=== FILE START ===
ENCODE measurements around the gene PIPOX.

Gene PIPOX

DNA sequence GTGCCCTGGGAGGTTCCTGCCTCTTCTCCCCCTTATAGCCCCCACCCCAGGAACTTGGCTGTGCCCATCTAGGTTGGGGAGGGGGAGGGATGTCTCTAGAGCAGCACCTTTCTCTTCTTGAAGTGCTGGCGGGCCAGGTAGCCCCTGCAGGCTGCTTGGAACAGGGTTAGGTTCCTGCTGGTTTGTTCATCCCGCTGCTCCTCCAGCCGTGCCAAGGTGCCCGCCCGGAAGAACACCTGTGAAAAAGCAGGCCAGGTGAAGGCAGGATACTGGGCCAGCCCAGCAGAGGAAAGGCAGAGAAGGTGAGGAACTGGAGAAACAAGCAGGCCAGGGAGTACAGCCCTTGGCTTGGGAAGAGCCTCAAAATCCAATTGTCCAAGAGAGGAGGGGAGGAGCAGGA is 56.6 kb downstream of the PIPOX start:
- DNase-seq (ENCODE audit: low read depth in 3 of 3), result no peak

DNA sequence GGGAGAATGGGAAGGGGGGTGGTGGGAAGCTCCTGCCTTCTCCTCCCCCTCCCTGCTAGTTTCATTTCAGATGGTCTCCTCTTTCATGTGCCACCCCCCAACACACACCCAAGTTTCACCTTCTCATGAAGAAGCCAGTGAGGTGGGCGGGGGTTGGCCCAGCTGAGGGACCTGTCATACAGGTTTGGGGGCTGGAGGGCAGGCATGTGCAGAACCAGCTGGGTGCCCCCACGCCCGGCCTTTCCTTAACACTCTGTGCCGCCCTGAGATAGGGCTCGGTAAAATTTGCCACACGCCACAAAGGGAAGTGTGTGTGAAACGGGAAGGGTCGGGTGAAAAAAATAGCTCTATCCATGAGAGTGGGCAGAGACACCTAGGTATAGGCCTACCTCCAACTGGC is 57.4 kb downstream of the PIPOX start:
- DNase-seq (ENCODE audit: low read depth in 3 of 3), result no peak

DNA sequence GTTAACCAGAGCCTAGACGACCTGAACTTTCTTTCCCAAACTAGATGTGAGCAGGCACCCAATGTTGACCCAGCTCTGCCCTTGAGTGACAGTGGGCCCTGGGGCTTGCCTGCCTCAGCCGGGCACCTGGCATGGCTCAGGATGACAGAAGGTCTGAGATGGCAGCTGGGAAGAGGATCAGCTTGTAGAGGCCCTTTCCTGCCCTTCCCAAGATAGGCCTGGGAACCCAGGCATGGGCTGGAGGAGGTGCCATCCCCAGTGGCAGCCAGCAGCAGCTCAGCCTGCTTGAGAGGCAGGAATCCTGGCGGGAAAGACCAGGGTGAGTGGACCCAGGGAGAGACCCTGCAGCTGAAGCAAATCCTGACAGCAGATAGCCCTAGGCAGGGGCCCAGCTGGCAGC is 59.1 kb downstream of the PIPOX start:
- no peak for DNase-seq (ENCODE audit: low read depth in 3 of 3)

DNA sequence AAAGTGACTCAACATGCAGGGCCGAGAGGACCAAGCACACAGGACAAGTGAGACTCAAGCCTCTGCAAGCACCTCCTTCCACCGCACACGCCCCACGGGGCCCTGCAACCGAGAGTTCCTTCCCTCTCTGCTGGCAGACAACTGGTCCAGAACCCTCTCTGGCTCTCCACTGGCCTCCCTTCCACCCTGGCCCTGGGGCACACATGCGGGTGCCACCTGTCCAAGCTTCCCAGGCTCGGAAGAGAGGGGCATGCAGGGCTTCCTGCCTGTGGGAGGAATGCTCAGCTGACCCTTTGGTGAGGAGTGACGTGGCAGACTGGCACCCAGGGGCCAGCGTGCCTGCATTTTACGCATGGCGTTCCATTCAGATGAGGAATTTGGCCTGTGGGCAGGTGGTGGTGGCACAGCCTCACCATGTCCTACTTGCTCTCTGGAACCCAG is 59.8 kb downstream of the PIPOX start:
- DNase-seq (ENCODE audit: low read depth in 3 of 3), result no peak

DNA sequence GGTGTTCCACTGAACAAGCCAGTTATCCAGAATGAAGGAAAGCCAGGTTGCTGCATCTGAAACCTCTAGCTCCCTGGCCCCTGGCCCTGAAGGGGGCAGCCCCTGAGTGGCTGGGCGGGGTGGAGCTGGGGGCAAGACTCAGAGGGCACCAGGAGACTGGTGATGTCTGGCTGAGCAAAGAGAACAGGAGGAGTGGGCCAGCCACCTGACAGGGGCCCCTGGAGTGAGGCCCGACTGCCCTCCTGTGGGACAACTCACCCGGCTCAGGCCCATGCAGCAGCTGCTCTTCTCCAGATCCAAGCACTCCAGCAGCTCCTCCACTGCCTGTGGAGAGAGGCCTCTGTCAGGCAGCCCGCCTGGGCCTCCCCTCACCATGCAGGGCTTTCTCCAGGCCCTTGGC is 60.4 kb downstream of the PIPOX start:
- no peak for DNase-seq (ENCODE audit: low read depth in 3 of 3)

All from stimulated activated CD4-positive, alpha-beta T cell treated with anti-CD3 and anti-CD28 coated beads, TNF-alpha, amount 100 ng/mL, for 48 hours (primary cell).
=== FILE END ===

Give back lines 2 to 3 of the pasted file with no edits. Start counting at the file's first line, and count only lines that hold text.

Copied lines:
Gene PIPOX

DNA sequence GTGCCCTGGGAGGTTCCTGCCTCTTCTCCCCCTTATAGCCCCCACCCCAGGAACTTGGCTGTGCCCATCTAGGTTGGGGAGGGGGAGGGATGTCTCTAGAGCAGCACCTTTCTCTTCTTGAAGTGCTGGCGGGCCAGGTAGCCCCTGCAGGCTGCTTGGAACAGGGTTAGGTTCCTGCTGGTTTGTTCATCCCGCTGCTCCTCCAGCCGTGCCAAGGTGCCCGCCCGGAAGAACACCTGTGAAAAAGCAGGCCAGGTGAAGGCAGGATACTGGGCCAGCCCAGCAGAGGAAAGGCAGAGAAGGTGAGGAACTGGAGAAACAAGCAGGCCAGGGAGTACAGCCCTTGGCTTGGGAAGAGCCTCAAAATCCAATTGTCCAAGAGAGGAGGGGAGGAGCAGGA is 56.6 kb downstream of the PIPOX start: